I dug into the archives tonight and found this odd cartoon. This was done in the early 80s, back before I really understood how to create a gag. At that time most of my ideas were more weird than funny. A chameleon doing inventory on his fly snacks would qualify as pretty weird, especially since it's not really related to the actual word play about his eyes. One thing I've learned is you can't have two funny ideas going at the same time within a panel cartoon, conflicting with each other and diluting the focus of the humor. Most cartoonist's minds are racing with crazy ideas, so it takes a lot of discipline to filter all that down into one solid gag that makes sense. It took me years to figure this out, and I'm still learning.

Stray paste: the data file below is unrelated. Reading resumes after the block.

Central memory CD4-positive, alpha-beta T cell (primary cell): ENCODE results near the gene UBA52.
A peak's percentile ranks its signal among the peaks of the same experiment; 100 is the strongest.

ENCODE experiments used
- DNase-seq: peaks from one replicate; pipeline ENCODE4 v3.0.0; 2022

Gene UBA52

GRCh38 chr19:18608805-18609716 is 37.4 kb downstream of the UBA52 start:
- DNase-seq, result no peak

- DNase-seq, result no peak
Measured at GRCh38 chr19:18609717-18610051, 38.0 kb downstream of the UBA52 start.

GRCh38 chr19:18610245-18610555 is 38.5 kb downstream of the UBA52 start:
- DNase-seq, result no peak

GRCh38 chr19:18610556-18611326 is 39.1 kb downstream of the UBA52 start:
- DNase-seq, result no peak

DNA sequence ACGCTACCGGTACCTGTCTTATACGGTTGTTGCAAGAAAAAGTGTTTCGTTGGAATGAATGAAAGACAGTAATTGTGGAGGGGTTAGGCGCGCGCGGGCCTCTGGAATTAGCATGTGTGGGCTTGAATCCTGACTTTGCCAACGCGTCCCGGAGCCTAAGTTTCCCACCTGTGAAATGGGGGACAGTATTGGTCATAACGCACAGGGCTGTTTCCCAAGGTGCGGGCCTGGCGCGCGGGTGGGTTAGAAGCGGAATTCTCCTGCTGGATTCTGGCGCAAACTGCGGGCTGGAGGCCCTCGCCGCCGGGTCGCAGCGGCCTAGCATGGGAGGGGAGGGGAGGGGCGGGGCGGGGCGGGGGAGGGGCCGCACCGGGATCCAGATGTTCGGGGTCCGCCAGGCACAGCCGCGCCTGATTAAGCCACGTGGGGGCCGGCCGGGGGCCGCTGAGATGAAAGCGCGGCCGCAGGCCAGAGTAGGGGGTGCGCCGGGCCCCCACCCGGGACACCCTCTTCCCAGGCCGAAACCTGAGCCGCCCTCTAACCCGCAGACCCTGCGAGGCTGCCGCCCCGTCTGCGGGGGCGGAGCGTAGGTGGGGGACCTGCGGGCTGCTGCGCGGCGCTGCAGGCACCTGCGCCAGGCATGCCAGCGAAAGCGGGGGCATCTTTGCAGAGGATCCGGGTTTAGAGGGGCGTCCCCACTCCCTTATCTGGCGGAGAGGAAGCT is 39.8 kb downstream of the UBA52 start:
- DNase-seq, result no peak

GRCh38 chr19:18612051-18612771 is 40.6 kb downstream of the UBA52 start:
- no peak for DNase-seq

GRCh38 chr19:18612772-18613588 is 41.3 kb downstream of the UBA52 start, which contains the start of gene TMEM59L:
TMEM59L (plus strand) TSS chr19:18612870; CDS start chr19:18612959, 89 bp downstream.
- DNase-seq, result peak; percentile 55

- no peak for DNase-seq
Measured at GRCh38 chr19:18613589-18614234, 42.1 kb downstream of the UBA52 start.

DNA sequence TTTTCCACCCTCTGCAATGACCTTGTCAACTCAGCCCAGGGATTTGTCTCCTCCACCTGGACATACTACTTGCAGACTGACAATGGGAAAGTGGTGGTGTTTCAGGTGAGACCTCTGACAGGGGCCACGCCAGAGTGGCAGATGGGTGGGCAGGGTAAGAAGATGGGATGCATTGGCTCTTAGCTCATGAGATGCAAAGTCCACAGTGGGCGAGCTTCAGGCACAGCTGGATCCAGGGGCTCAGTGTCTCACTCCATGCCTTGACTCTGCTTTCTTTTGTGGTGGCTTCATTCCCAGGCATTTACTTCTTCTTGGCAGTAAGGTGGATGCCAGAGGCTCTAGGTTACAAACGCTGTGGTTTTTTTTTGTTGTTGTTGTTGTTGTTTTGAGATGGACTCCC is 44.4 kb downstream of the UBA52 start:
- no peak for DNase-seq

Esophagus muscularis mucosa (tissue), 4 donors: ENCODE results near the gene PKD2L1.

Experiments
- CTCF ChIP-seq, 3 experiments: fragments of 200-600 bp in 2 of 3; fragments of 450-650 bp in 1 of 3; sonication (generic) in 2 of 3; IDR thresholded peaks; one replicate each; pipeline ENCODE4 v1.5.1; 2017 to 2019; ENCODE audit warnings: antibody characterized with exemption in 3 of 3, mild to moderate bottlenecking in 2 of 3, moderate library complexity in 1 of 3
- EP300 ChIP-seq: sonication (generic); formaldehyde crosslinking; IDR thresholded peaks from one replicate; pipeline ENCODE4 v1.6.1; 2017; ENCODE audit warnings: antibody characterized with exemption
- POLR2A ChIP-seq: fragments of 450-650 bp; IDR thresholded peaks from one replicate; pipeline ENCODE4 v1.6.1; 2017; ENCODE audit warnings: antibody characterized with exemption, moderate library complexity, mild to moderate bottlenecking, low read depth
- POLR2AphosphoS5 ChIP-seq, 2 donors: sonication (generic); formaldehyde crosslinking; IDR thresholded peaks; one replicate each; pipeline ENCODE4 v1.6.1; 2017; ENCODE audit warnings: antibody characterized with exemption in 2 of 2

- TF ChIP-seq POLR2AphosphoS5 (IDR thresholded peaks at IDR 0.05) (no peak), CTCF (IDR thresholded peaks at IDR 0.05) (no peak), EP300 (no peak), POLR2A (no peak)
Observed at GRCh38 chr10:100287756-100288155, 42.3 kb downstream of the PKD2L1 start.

I believe my fascination with the single-panel cartoon rather than strip cartoons is in the challenge of fine-tuning a single moment, with all the information, staging and story telling frozen in time perfectly. You can't set the stage a minute before the event takes place, or the momentum is compromised, a minute later and the message is confusing. It's like dialing in a radio signal for clarity. You need to give just enough information, but not all, in order to engage the reader's imagination. A gag is working when the audience is part of the process, when their mind completes the riddle; give them too much information and they might feel you're talking down to them. Anyway, I think I've figured out how to do it, but I still struggle with each one. I suppose I always will, the proof is in the trash can I fill with rejected jokes every week, and the occasional clunker I post right here on this blog. Your comments help me a lot in that area, so thanks again for that. -Ted
Oh yeah; as an art director I'm known for being quite a stickler about having the correct ellipses in artwork. So it amuses me greatly to see the jar lid I drew on the desk top in this cartoon. It's so wrong it's ridiculous.